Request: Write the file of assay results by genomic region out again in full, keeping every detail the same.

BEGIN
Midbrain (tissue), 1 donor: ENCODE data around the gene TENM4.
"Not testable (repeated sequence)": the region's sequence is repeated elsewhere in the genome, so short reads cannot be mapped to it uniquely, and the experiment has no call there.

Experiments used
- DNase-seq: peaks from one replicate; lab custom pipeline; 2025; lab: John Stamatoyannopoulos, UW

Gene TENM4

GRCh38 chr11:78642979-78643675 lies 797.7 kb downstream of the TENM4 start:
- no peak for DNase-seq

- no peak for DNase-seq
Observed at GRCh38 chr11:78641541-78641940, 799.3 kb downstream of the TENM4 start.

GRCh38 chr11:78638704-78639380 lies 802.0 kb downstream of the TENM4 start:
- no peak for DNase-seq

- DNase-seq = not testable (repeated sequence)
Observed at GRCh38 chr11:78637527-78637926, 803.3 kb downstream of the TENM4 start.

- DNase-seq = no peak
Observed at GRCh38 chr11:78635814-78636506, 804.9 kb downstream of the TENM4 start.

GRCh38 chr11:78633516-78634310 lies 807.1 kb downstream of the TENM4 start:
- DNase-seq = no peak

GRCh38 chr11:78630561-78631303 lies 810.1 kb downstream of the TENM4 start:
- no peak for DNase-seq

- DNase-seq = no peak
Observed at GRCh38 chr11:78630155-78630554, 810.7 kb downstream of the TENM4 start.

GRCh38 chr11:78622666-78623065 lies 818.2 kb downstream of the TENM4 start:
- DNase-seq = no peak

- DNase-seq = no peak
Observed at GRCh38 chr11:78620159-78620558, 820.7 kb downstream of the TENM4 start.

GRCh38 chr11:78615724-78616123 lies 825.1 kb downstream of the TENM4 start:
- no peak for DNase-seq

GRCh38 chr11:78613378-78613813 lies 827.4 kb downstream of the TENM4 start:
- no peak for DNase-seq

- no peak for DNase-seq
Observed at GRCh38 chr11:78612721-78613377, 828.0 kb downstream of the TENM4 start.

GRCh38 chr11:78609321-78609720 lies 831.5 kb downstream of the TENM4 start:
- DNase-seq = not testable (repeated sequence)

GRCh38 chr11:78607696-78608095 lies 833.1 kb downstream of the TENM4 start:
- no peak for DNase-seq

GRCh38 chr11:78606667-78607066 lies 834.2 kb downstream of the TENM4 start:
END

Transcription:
Midbrain (tissue), 1 donor: ENCODE data around the gene TENM4.
"Not testable (repeated sequence)": the region's sequence is repeated elsewhere in the genome, so short reads cannot be mapped to it uniquely, and the experiment has no call there.

Experiments used
- DNase-seq: peaks from one replicate; lab custom pipeline; 2025; lab: John Stamatoyannopoulos, UW

Gene TENM4

GRCh38 chr11:78642979-78643675 lies 797.7 kb downstream of the TENM4 start:
- no peak for DNase-seq

- no peak for DNase-seq
Observed at GRCh38 chr11:78641541-78641940, 799.3 kb downstream of the TENM4 start.

GRCh38 chr11:78638704-78639380 lies 802.0 kb downstream of the TENM4 start:
- no peak for DNase-seq

- DNase-seq = not testable (repeated sequence)
Observed at GRCh38 chr11:78637527-78637926, 803.3 kb downstream of the TENM4 start.

- DNase-seq = no peak
Observed at GRCh38 chr11:78635814-78636506, 804.9 kb downstream of the TENM4 start.

GRCh38 chr11:78633516-78634310 lies 807.1 kb downstream of the TENM4 start:
- DNase-seq = no peak

GRCh38 chr11:78630561-78631303 lies 810.1 kb downstream of the TENM4 start:
- no peak for DNase-seq

- DNase-seq = no peak
Observed at GRCh38 chr11:78630155-78630554, 810.7 kb downstream of the TENM4 start.

GRCh38 chr11:78622666-78623065 lies 818.2 kb downstream of the TENM4 start:
- DNase-seq = no peak

- DNase-seq = no peak
Observed at GRCh38 chr11:78620159-78620558, 820.7 kb downstream of the TENM4 start.

GRCh38 chr11:78615724-78616123 lies 825.1 kb downstream of the TENM4 start:
- no peak for DNase-seq

GRCh38 chr11:78613378-78613813 lies 827.4 kb downstream of the TENM4 start:
- no peak for DNase-seq

- no peak for DNase-seq
Observed at GRCh38 chr11:78612721-78613377, 828.0 kb downstream of the TENM4 start.

GRCh38 chr11:78609321-78609720 lies 831.5 kb downstream of the TENM4 start:
- DNase-seq = not testable (repeated sequence)

GRCh38 chr11:78607696-78608095 lies 833.1 kb downstream of the TENM4 start:
- no peak for DNase-seq

GRCh38 chr11:78606667-78607066 lies 834.2 kb downstream of the TENM4 start: